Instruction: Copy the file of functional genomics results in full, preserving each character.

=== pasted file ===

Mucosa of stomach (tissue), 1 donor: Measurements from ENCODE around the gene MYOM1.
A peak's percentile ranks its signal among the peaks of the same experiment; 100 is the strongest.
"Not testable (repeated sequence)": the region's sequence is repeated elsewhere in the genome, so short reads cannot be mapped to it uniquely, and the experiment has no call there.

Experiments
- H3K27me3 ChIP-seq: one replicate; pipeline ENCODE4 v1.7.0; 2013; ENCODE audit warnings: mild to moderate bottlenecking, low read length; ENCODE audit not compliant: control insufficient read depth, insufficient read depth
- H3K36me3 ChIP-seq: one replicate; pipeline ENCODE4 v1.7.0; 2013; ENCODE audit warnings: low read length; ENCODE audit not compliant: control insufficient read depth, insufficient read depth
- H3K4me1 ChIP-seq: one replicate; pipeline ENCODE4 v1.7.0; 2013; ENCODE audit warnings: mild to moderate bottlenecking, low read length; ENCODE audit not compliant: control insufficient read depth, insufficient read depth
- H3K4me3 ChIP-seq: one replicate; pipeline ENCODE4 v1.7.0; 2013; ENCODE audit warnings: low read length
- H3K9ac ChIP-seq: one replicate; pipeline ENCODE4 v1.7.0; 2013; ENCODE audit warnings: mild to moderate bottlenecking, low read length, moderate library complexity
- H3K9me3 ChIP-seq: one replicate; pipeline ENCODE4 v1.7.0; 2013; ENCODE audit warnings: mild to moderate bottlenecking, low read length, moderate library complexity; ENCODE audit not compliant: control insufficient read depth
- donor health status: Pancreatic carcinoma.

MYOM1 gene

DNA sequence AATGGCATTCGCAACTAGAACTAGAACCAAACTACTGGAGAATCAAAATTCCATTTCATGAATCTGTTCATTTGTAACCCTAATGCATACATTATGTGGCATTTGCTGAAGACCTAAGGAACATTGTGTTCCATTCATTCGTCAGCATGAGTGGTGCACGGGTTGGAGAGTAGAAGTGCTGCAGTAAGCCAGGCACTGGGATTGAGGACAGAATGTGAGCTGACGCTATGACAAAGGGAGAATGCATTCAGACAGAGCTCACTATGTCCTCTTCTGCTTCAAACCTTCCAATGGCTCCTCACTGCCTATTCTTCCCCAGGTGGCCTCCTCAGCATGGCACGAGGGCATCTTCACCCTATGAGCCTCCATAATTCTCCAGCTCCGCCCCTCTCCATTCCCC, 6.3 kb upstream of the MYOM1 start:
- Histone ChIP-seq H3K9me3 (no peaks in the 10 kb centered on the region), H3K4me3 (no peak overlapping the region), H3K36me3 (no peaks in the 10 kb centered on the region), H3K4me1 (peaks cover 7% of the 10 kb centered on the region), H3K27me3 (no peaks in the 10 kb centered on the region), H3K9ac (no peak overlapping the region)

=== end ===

Mucosa of stomach (tissue), 1 donor: Measurements from ENCODE around the gene MYOM1.
A peak's percentile ranks its signal among the peaks of the same experiment; 100 is the strongest.
"Not testable (repeated sequence)": the region's sequence is repeated elsewhere in the genome, so short reads cannot be mapped to it uniquely, and the experiment has no call there.

Experiments
- H3K27me3 ChIP-seq: one replicate; pipeline ENCODE4 v1.7.0; 2013; ENCODE audit warnings: mild to moderate bottlenecking, low read length; ENCODE audit not compliant: control insufficient read depth, insufficient read depth
- H3K36me3 ChIP-seq: one replicate; pipeline ENCODE4 v1.7.0; 2013; ENCODE audit warnings: low read length; ENCODE audit not compliant: control insufficient read depth, insufficient read depth
- H3K4me1 ChIP-seq: one replicate; pipeline ENCODE4 v1.7.0; 2013; ENCODE audit warnings: mild to moderate bottlenecking, low read length; ENCODE audit not compliant: control insufficient read depth, insufficient read depth
- H3K4me3 ChIP-seq: one replicate; pipeline ENCODE4 v1.7.0; 2013; ENCODE audit warnings: low read length
- H3K9ac ChIP-seq: one replicate; pipeline ENCODE4 v1.7.0; 2013; ENCODE audit warnings: mild to moderate bottlenecking, low read length, moderate library complexity
- H3K9me3 ChIP-seq: one replicate; pipeline ENCODE4 v1.7.0; 2013; ENCODE audit warnings: mild to moderate bottlenecking, low read length, moderate library complexity; ENCODE audit not compliant: control insufficient read depth
- donor health status: Pancreatic carcinoma.

MYOM1 gene

DNA sequence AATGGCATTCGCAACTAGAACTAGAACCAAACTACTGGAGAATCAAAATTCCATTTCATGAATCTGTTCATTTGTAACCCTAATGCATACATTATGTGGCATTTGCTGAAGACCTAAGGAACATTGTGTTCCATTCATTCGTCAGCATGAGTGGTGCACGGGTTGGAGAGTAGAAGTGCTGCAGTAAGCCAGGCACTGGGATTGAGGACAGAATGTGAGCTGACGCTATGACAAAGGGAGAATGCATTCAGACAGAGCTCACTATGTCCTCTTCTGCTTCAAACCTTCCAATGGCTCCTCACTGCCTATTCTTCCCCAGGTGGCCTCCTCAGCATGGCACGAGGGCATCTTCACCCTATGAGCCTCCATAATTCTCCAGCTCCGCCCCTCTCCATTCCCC, 6.3 kb upstream of the MYOM1 start:
- Histone ChIP-seq H3K9me3 (no peaks in the 10 kb centered on the region), H3K4me3 (no peak overlapping the region), H3K36me3 (no peaks in the 10 kb centered on the region), H3K4me1 (peaks cover 7% of the 10 kb centered on the region), H3K27me3 (no peaks in the 10 kb centered on the region), H3K9ac (no peak overlapping the region)